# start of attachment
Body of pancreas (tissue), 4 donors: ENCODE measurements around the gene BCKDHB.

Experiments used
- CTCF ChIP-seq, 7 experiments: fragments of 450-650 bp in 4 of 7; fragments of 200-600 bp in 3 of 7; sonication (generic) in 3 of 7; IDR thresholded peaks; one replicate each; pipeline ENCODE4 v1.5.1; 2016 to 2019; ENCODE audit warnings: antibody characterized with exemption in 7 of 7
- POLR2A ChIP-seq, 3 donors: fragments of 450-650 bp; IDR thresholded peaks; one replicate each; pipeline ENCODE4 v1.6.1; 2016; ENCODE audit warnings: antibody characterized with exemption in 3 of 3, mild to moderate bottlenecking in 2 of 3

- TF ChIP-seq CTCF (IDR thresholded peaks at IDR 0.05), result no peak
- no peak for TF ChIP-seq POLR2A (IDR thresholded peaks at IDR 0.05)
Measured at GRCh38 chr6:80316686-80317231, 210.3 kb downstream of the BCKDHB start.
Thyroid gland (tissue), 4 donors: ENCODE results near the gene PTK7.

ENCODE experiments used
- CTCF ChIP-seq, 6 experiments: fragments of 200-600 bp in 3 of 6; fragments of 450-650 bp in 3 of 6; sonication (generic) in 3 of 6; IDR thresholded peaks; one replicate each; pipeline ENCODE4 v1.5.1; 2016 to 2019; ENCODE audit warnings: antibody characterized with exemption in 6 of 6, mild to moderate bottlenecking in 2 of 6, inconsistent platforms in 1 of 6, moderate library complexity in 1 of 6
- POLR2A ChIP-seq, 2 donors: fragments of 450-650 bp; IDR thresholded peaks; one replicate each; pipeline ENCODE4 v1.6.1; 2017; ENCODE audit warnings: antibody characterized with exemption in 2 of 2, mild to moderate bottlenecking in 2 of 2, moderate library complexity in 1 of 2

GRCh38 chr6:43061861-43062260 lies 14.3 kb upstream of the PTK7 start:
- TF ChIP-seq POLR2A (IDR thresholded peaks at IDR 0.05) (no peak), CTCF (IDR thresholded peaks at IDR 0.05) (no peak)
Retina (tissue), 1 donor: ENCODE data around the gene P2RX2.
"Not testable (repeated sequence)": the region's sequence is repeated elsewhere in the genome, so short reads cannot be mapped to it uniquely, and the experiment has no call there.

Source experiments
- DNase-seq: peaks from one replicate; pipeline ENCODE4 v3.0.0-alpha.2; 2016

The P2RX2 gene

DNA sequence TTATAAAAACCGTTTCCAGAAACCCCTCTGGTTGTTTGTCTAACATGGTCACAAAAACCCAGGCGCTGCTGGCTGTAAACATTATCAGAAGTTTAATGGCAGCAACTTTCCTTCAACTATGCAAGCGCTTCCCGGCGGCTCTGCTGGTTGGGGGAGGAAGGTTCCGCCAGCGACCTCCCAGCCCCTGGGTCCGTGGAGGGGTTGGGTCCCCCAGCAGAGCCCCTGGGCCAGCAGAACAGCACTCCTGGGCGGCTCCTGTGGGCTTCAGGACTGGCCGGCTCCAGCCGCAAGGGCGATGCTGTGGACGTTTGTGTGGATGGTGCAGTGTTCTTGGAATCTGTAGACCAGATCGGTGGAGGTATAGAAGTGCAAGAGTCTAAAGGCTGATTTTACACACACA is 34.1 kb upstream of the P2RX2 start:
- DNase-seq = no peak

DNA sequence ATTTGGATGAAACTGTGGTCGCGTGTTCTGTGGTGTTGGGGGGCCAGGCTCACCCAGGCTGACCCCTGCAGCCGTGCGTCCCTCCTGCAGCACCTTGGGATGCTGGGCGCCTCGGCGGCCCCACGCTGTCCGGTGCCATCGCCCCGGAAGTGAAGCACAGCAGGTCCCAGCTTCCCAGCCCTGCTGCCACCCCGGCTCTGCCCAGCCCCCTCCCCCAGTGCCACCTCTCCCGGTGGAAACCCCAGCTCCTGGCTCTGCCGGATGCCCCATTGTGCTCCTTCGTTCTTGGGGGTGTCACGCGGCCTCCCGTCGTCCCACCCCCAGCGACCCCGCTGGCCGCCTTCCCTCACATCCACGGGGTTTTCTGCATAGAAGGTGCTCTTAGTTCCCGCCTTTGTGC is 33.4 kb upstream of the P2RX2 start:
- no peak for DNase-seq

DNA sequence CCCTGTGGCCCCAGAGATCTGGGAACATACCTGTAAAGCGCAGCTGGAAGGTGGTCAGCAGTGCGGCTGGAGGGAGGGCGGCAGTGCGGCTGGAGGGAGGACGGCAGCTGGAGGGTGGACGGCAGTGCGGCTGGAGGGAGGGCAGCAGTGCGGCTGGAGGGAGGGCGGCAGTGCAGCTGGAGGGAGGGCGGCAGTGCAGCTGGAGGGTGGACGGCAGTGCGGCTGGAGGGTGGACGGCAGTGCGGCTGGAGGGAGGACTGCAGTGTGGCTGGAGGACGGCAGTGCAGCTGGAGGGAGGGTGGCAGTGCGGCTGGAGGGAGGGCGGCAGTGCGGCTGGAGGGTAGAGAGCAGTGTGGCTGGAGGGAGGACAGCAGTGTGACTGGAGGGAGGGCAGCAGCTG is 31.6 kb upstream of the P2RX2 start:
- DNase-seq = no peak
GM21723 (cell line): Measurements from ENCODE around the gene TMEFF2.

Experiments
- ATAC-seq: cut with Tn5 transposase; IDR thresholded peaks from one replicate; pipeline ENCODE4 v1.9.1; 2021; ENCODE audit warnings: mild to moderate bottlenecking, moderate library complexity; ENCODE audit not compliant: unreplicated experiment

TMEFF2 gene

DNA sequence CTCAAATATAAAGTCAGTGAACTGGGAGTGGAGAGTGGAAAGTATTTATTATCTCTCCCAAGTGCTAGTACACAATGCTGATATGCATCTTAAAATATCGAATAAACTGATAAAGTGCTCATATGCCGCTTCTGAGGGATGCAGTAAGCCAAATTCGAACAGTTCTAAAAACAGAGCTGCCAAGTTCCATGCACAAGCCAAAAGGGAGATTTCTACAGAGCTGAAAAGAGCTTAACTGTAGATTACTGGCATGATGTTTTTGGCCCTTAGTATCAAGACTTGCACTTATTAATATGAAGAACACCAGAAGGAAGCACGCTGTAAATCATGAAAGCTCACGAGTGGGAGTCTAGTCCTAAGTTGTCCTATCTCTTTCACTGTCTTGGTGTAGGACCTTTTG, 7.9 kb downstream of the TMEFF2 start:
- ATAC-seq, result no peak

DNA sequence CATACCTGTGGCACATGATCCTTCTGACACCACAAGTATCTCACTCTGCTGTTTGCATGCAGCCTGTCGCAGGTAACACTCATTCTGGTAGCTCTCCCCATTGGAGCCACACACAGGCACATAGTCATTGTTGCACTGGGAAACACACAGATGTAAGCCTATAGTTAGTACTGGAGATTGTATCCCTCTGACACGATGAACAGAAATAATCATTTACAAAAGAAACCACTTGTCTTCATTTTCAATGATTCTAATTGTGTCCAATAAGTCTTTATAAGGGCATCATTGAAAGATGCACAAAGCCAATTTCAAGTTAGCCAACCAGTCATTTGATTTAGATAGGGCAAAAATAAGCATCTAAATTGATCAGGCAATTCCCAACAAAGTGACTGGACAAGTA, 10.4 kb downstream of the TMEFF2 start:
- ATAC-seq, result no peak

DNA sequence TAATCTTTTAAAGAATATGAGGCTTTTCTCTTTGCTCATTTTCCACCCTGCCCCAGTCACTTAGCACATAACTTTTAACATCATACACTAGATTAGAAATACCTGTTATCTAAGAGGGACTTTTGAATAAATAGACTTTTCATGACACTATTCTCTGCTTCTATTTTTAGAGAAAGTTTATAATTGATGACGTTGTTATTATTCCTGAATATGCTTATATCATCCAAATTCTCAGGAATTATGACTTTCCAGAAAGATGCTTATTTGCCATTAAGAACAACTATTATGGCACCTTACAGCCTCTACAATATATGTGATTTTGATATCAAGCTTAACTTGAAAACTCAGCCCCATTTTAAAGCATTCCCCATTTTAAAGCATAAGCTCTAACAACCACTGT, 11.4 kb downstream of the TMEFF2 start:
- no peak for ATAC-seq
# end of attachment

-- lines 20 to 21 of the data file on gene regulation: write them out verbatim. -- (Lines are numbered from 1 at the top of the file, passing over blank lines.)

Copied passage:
- DNase-seq = no peak

DNA sequence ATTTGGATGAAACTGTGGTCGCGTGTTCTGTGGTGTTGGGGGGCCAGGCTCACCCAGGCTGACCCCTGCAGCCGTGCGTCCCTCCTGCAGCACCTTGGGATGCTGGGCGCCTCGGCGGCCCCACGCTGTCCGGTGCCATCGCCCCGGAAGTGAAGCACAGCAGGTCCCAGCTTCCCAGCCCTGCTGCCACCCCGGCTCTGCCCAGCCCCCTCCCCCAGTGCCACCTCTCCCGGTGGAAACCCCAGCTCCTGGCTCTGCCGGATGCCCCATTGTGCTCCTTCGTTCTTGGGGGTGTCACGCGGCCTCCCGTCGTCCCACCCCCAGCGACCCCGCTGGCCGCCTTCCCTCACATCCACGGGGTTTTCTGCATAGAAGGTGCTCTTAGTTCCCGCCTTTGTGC is 33.4 kb upstream of the P2RX2 start: